The goals of the Sonic Sea producers were ambitious, and they got results. According to Michael Jasny, the head of NRDC’s marine mammal team, the film was widely used by activists in last year’s successful fight against seismic blasting off the Atlantic coast. “The film also helped to spur the release of NOAA’s long-delayed ocean noise strategy and persuade General Electric to develop an industry consortium to reduce underwater noise.”

The summer of 2017 saw the art of impact campaigning reach a new level with the release of Chasing Coral. Less than two months after its launch on Netflix, it’s already apparent that the film is making a mark.

 Few recent docs have had as significant an impact as Blackfish

 “Part of our task as filmmakers is to capture those corals visually and bring them home,” says director Jeff Orlowski. “Less than 1% of the world population goes scuba diving, and of that percentage, the vast majority of recreational divers get brought only to the beautiful spots. So we needed to say, ‘You know, this is on its way to dying. This is a really, really devastated reef right now.’”

As part of their impact campaign, producer Larissa Rhodes built an outreach team to target multiple audiences, from schools to policymakers. They offered a take-action guide to enable viewers to help move their communities toward 100% renewables or to help protect the ocean, at home or abroad. Viewers can “Become an Ambassador,” “Share the Visual Evidence,” or “Dive and Swim Smartly.” There’s an action plan for everyone, scuba divers and couch surfers alike. Indian cricket star Rohit Sharma was moved to tweet about the film and used the social media kit to share with his 7 million fans online.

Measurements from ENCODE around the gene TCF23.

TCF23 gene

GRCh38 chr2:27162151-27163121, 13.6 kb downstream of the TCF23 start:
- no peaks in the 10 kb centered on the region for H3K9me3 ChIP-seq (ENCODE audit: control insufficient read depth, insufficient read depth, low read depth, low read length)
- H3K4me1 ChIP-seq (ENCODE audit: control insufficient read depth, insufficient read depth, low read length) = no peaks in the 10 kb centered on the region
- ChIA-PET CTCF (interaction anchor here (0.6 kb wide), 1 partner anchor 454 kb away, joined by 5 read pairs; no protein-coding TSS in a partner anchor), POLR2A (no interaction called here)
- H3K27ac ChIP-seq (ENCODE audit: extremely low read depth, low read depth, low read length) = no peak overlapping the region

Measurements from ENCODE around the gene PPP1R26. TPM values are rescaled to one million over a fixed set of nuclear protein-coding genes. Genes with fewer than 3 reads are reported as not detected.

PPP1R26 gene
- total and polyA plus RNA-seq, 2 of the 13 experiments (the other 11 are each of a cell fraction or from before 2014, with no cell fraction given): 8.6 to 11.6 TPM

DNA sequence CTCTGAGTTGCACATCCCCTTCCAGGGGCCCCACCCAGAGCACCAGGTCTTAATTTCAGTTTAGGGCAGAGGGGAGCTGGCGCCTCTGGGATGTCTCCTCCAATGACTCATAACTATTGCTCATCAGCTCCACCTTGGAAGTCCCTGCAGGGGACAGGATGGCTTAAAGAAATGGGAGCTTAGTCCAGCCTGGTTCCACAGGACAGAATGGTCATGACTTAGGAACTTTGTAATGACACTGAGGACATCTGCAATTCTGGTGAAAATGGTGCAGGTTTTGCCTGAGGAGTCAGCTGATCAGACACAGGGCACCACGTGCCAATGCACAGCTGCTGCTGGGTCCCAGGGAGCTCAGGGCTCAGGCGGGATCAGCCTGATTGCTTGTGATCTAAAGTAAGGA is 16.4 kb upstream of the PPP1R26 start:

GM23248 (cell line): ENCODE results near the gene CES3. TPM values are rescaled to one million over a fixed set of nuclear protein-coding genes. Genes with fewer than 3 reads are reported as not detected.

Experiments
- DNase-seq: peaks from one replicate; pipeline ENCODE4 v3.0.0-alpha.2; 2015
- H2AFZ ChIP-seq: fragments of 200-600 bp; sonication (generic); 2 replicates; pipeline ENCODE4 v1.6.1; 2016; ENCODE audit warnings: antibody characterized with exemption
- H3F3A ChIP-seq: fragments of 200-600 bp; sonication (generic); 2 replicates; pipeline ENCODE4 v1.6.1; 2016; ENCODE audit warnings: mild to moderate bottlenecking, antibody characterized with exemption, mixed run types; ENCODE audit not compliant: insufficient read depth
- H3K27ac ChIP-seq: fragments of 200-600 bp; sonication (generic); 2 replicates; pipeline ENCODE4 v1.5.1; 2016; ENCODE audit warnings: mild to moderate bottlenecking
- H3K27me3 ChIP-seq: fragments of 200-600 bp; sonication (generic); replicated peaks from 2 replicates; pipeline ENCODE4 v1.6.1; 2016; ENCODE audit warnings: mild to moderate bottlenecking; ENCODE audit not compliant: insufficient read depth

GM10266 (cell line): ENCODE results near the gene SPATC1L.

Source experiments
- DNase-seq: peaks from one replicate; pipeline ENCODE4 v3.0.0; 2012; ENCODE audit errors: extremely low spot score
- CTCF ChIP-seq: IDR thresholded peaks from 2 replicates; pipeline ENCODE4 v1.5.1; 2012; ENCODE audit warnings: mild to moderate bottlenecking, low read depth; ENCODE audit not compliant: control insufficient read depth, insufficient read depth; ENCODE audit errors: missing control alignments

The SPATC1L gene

“People are writing to us from all over, saying they want to get involved in some way,” says Samantha Wright, impact director for the film. “It’s been an incredibly humbling experience, learning the sheer diversity of ways people want to take action. They’re donating to local green groups, volunteering at climate change events, calling their legislators, throwing green-themed birthday parties for their kids.”

We’ll know soon about whether the “Chasing Coral Effect” will replace the “Blackfish Effect,” but soon there might be all kinds of “effects” reaching new audiences. Add the Mission Blue and Plastic Ocean and Ocean Warriors Effects, and gradually, we will expand our understanding of what moves the needle.

Jeff Orlowski is on a mission, but like most of us, he doesn’t want to compromise the artistry of his work. “We are working to create calls to action that we can bring to audiences after the film, and we’re doing an impact campaign to help people make a shift in their own community. But I look at that as a separate goal from the film itself, and the hope is to keep the film as artistically and creatively pure as possible.”

It’s a one-two punch—open hearts and minds with your paintbrush, then deliver change with your catapult. And producers—fight for the budget for both up front! 


Note: whether your next film project has environmental
content or not, save your own piece of the planet by producing with the green production guidelines
of the PGA:

Tags:  going green 

Share |
Permalink | Comments (0)